2022 article

Crop physiological considerations for combining variable-density planting to optimize seed costs and weed suppression

Ethridge, S. R. R., Locke, A. M. M., Everman, W. J. J., Jordan, D. L. L., & Leon, R. G. G. (2022, November 11). WEED SCIENCE.

By: S. Ethridge n, A. Locke, W. Everman, D. Jordan & R. Leon

author keywords: Integrated weed management; optimization model; planting density
Source: Web Of Science
Added: January 3, 2023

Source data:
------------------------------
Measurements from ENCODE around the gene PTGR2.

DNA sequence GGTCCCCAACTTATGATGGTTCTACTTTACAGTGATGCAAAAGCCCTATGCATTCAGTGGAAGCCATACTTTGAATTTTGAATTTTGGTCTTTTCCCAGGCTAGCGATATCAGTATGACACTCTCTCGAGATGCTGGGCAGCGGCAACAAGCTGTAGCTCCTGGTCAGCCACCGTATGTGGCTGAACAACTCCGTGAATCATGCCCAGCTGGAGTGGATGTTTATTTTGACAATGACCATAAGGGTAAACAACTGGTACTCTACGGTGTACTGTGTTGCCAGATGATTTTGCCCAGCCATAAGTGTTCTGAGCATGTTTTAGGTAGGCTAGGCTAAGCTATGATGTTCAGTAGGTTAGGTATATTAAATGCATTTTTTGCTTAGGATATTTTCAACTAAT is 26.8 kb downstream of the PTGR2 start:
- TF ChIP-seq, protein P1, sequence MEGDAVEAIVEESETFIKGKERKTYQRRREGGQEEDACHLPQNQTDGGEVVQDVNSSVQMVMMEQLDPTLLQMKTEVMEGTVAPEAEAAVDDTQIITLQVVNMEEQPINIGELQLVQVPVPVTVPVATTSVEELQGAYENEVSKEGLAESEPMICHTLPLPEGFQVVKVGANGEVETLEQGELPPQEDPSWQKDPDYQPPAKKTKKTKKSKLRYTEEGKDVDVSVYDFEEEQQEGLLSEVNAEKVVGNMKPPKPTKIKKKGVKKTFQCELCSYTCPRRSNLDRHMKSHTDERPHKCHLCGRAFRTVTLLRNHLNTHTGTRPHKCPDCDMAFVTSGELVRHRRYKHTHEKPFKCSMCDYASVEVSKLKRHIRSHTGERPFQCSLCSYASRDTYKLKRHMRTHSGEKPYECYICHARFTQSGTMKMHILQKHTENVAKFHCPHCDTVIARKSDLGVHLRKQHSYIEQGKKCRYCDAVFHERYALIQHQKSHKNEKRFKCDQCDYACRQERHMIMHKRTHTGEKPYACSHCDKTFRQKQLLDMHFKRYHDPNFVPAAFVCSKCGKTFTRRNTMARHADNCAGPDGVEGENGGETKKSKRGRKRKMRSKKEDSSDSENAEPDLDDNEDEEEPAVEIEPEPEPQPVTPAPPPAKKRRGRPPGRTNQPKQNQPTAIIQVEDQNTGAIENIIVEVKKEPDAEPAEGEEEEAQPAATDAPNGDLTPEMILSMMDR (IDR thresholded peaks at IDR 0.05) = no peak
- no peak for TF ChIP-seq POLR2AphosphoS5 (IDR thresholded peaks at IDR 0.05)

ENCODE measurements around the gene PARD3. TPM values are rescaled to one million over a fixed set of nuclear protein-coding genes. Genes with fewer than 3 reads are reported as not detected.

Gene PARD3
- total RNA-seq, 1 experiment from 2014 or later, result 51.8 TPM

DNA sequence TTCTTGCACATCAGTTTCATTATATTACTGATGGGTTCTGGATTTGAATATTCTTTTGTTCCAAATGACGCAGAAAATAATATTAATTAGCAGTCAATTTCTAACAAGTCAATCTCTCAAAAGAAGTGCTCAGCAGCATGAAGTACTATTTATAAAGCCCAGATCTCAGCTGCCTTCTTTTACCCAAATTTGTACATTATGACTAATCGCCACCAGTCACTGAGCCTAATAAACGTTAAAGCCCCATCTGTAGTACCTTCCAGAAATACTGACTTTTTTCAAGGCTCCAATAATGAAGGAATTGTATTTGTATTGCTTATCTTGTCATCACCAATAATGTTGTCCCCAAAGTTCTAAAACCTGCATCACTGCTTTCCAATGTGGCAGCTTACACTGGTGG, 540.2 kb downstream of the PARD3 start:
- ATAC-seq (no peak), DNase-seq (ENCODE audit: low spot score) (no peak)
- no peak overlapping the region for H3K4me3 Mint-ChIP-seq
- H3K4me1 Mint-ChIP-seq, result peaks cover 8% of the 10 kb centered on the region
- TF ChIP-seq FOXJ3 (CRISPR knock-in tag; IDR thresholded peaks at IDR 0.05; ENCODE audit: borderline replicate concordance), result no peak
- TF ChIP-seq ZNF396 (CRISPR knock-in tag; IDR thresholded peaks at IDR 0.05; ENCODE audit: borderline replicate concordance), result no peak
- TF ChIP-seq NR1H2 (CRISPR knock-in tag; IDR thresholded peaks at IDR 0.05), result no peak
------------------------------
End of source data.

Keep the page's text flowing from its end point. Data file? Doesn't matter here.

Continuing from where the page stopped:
Abstract High crop densities are valuable to increase weed suppression, but growers might be reluctant to implement this practice due to increased seed cost. Because it is also possible to lower planting densities in areas with no or low weed interference risk, the area allocated to each planting density must be optimized considering seed cost and productivity per plant. In this study, the growth and yield of maize ( Zea mays L.), cotton ( Gossypium hirsutum L.), and soybean [ Glycine max (L.) Merr.] were characterized in response to low planting densities and arrangements. The results were used to develop a bioeconomic model to optimize the area devoted to high- and low-density plantings to increase weed suppression without increasing seed cost. Physiological differences seen in each crop varied with the densities tested; however, maize was the only crop that had differences in yield (per area) between densities. When a model to optimize low and high planting densities was used, maize and cotton showed the most plasticity in yield per planted seed (g seed −1 ) and area of low density to compensate for high-density area unit. Maize grown at 75% planting density compared with the high-planting density (200%) increased yield (g seed −1 ) by 229%, return by 43%, and profit by 79% while decreasing the low-density area needed to compensate for high-density area. Cotton planted at 25% planting density compared with the 200% planting density increased yield (g seed −1 ) by 1,099%, return by 46%, and profit by 62% while decreasing the low-density area needed to compensate for high-density area. In contrast, the high morphological plasticity of soybean did not translate into changes in area optimization, as soybean maintained return, profit, and a 1:1 ratio for area compensation. This optimization model could allow for the use of variable planting at large scales to increase weed suppression while minimizing costs to producers.